Why is practice and development so important? Maslow and others assert that mentally healthy individuals (self-actualizing, individuating) naturally make better choices than the rest of us. That is, when you’re mentally healthy—when you’re not driven by neurotic thoughts, feelings, and behaviors—you can naturally make choices in favor of your biological, social, and self-actualizing needs.

True mental health does not happen by accident. Becoming an integrated, mature adult takes effort: owning your shadow, meeting your basic needs, resolving internal tensions, healing your psyche, and so on.

But with practice, we can begin opening up to an infinite wellspring of inner guidance and wisdom that flows effortlessly, feeding our souls and leading us on a meaningful journey through this precious life.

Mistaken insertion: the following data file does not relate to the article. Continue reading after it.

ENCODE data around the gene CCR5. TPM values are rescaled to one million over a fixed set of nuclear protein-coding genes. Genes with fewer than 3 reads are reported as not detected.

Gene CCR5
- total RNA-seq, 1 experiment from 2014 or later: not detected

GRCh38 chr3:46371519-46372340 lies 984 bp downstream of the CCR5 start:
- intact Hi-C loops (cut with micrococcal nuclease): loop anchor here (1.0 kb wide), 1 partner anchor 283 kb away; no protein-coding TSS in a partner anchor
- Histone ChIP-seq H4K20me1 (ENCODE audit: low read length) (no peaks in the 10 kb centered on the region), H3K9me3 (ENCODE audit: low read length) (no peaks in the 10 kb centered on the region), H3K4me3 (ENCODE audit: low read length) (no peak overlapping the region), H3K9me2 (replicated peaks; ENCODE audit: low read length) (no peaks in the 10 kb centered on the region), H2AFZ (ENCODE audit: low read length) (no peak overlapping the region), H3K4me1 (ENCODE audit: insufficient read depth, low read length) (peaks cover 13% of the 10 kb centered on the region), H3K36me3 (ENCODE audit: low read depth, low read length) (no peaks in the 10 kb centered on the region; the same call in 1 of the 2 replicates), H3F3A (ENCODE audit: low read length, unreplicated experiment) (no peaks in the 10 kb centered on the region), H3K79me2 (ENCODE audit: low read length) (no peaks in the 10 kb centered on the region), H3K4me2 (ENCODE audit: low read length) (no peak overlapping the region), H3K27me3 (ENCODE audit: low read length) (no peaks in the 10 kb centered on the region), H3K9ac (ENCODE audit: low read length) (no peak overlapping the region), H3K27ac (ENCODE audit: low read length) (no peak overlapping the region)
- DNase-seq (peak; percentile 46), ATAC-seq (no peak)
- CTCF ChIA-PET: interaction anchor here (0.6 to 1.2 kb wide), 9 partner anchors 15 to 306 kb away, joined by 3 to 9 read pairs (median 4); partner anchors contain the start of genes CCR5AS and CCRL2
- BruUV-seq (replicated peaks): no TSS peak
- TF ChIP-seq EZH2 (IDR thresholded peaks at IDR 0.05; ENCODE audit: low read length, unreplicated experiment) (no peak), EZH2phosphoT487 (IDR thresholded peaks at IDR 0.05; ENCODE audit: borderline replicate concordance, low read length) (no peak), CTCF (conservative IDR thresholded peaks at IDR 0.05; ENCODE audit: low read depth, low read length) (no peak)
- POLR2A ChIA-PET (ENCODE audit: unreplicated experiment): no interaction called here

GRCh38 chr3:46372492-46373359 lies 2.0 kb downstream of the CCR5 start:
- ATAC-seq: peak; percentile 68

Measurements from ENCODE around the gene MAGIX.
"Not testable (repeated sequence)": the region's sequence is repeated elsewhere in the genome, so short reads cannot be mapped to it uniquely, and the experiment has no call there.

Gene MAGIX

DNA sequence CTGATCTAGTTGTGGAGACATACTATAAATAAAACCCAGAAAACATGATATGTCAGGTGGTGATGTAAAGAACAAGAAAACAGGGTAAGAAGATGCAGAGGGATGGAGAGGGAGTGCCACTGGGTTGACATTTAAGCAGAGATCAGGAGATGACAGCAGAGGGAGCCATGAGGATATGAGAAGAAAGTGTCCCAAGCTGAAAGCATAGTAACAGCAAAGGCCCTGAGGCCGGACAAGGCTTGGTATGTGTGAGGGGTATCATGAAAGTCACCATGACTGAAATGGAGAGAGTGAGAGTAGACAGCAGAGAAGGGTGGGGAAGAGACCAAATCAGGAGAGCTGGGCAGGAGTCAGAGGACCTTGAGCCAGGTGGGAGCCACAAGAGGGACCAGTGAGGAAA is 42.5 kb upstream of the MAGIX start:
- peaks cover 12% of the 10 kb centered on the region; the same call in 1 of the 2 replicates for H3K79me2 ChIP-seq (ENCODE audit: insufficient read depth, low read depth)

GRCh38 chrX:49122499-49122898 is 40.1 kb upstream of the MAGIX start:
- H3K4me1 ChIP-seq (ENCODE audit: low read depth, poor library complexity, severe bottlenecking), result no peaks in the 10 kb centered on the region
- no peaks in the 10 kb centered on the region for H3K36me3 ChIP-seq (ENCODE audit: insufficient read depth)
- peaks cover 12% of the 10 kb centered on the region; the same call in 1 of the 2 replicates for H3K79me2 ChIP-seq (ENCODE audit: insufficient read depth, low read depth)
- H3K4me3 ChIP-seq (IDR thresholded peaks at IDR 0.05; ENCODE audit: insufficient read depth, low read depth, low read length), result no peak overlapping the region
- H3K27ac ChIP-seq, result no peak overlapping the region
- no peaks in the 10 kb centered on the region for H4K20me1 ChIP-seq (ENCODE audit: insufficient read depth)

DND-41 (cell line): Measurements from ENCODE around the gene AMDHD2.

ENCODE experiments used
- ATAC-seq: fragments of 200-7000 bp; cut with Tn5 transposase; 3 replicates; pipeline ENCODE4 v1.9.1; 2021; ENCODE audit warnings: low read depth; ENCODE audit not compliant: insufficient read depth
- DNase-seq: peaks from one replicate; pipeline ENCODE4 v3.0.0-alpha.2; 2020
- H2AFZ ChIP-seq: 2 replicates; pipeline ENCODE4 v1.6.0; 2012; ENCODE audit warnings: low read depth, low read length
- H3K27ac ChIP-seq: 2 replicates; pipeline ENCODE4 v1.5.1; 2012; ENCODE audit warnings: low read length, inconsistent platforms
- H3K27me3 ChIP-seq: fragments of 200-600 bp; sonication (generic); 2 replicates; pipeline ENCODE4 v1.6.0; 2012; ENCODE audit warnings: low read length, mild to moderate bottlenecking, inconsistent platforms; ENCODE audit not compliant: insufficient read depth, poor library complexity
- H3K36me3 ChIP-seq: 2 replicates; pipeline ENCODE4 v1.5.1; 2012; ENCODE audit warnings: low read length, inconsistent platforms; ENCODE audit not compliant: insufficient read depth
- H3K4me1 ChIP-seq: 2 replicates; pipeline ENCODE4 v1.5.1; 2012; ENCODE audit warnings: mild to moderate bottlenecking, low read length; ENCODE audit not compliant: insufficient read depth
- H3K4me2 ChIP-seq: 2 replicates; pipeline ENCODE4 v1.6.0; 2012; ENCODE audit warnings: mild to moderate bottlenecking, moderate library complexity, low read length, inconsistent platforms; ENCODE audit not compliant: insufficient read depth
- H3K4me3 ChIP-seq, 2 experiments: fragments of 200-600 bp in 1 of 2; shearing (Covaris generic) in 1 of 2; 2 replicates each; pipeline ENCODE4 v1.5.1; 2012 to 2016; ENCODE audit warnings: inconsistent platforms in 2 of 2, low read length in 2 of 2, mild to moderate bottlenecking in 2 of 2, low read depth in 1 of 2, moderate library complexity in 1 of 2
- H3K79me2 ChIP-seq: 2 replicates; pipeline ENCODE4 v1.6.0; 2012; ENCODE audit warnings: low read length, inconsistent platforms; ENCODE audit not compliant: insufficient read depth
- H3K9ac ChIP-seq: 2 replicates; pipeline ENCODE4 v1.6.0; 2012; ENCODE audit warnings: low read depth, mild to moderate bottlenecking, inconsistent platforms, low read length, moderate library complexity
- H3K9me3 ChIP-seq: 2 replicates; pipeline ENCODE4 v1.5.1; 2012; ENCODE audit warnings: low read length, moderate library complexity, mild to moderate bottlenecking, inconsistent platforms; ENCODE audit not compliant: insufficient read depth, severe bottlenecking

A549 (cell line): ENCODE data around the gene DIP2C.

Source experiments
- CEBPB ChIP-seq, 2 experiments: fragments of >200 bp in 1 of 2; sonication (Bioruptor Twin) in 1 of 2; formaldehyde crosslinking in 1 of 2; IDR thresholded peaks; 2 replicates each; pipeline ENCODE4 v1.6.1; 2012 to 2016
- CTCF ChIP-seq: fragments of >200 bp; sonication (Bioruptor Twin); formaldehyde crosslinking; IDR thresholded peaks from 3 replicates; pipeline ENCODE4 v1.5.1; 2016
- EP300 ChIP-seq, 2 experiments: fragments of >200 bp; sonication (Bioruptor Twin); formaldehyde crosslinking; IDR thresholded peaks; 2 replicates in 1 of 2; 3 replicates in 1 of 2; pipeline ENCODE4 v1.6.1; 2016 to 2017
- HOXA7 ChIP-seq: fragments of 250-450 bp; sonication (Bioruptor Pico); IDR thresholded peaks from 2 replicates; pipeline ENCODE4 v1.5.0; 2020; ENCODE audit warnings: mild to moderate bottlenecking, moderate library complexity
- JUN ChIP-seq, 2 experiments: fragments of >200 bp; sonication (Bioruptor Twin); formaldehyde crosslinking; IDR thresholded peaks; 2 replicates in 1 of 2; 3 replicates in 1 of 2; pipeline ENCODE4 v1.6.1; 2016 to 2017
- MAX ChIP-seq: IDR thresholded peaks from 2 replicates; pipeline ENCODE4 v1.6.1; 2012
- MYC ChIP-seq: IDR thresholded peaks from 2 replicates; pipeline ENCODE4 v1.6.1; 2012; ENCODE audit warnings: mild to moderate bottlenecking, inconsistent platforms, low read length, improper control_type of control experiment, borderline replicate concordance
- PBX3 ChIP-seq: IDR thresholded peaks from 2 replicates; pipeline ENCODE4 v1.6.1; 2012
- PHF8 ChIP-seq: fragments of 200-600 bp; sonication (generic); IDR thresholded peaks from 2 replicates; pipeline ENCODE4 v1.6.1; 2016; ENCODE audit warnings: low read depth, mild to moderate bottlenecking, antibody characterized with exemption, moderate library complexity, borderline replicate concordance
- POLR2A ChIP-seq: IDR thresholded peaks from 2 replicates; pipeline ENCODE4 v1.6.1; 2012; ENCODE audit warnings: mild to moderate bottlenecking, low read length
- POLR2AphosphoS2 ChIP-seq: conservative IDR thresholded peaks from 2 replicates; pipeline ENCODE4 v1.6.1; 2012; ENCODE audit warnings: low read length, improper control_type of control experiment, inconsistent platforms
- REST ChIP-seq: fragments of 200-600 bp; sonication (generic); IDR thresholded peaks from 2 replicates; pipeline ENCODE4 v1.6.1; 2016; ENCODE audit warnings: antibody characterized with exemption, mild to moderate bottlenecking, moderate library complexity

On the Walls of Delphi

Let’s go back to Ancient Greece for a moment. The term “γνῶθι σεαυτόν” was apparently inscribed in the front courtyard at Delphi. This translates to the famous Greek aphorism found throughout the writings of Plato: know thyself.

More than just an idea or principle, “know thyself” is instruction. Through inner work, we can actualize this aphorism and locate the oracle within.

The Four Stages of Learning

After reflecting on my previous post on our drive for growth and our need for safety, I was reminded of another psychological roadblock to self mastery that often hinders our progress.

In order to grow, we must first become conscious of our incompetence in whatever areas we want to grow. When we first become conscious of what we’re not good at (for example, managing our finances if we’re in debt, playing an instrument if we never have, or working with our negative emotions), it tends to bring up feelings of weakness and inadequacy. And we don’t like those feelings.